Monday, December 24, 2007

What is it about the right and bathrooms?

The former child actor who played Zelda on the Dobie Gillis Show, now all grown up and a state senator in California, got a 1999 California nondiscrimination law amended last year (and signed by Governor "I'll Be Back") to include gender as well as sex. The purpose was to afford legal protection against discrimination to gay, lesbian and transgender students.

Now, according to USA Today, so-called "social conservatives" and various religious groups are trying to stop the implementation of the amended law claiming "that the law will permit 'homosexual indoctrination' of schoolchildren as young as 5 and that 'gender-specific bathrooms would also be discriminatory.'" One group is suing to set the law aside as unconstitutionally vague and another is seeking to put a referendum on the ballot in 2008 to repeal it.

The general counsel of the group that is suing says: "This law will allow kids, boys and girls in public schools, to decide their own gender," .... As a result, they have the right to go into any restroom they choose and any locker room they choose."

Sen. Sheila Kuehl, the bill's author, calls these claims "stupid." She says that the bill says nothing about bathrooms and won't make locker rooms co-ed.

What is it about conservative politicians and groups and bathrooms, anyway?

And, another thing ....

When I was in law school working to get the Equal Rights Amendment ratified in Virginia, the two principle arguments made against the amendment by Phyllis Schlafly and her supporters were that the Amendment would make women and men have to go to the bathroom together and it would force women into combat.

As one of my friends pointed out the other day,there are more and more unisex bathrooms around these days, and women are dying in combat.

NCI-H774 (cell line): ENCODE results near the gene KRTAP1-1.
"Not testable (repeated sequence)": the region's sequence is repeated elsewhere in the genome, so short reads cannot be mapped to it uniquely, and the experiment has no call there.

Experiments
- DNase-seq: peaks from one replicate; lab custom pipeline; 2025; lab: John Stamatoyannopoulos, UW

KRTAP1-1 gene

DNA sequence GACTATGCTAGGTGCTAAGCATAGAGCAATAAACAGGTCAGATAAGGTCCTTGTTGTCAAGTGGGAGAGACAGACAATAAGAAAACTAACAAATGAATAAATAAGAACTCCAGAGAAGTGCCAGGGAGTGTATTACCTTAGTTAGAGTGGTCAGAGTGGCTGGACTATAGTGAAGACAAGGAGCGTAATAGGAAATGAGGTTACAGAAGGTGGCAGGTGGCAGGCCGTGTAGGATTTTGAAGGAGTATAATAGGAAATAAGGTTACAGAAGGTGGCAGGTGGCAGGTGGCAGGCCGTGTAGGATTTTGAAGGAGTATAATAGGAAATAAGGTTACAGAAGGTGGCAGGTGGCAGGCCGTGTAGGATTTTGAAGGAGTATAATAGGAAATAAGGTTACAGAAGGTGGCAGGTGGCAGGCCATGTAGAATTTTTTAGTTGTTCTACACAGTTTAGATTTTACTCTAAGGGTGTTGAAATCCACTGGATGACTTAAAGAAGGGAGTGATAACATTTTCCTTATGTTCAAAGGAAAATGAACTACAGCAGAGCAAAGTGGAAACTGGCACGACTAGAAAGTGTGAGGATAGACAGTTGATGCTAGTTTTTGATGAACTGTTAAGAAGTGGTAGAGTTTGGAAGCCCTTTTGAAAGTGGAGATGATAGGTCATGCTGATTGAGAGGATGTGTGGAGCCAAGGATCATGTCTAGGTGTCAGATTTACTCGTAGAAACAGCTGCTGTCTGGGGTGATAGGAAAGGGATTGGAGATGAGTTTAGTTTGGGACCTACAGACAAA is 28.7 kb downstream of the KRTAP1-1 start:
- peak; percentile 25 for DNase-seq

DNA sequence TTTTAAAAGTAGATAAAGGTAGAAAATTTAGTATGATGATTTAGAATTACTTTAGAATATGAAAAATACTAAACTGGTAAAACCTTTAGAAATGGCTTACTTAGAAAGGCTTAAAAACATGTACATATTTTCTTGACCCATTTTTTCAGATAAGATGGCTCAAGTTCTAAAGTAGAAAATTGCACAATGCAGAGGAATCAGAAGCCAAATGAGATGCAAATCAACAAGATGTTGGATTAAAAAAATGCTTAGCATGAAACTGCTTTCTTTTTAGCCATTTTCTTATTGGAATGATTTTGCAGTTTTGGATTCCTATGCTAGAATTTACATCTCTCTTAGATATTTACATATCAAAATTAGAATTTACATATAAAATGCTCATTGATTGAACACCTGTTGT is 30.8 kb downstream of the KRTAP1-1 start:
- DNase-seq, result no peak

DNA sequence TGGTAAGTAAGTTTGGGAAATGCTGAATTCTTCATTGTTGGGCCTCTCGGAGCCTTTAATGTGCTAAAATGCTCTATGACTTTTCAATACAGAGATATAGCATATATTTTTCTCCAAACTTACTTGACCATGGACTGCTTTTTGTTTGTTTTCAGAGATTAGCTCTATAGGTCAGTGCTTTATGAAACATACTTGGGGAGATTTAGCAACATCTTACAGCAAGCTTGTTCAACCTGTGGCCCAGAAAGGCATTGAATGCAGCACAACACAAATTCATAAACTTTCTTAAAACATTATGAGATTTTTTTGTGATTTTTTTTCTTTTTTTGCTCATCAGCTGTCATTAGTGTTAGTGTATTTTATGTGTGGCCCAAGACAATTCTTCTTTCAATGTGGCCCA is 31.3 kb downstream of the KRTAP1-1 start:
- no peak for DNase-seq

So, she asked, "where's my Equal Rights Amendment?"

Wednesday, December 19, 2007

The Authors of the Abusive Driving Fees Are At It Again

Updated: 12/27/08
Updated again: 12/28/07
Having failed to learn their lesson about unintended consequences and the dangers of crafting bills that are just a little too "creative" in trying to get to an objective in a roundabout way, two of the primary authors of the abusive driver fees (crafted to fund highways creatively by taking money from the pockets of people that they figured had no political constituency), Tom Rust and Dave Albo have offered bills that, I assume, they believe will be seen as "cracking down" on "illegal aliens" without generating backlash among average Virginians or incurring political cost for either patron (unlike their last foray into creative road funding).

First, some background. Under current Virginia law, it is a class 2 misdemeanor to drive without a valid license and a class 1 misdemeanor for a second offense. Also, under Virginia law, police officers are required to issue you a summons, rather than arrest you and take you into custody, for any such offense unless the officer has reasonable cause to believe that you will not appear in response to the summons, or that you are a danger to self or others or that you won't stop committing the offense for which the summons is being issued.

So, under current Virginia law, if your not yet fully licensed teenage son "borrows" your car and gets caught driving without a license, he would normally be issued a summons for driving without a license. Or, if you move to Virginia from another state and are caught driving on your previous state's license after the 60 day grace period has elapsed, you would now be issued a summons for driving without a valid Virginia license.

The Rust and Albo bills (HB91 and HB 104) would change Virginia law to say both for never licensed drivers and for those whose license is not "valid," i.e., unrenewed?, suspended or revoked:
"Notwithstanding any other provision of law, any person charged with a violation of this section shall be placed under arrest and shall have his fingerprints and photograph taken."

Now, the intent of this bill obviously is to require police to arrest any "illegal aliens" driving in Virginia without valid licenses so that the Crime Commission's requirements for post-arrest/post-conviction inquiry into citizenship status will kick in, the denial of bail proposals will apply, and all of these persons will be in jail subject to detainer and deportation.

But, to get there, Albo and Rust have to apply the mandatory arrest, fingerprint and photograph requirement to everyone caught driving without a valid license regardless of circumstance to avoid any claim of racial profiling or discriminatory application.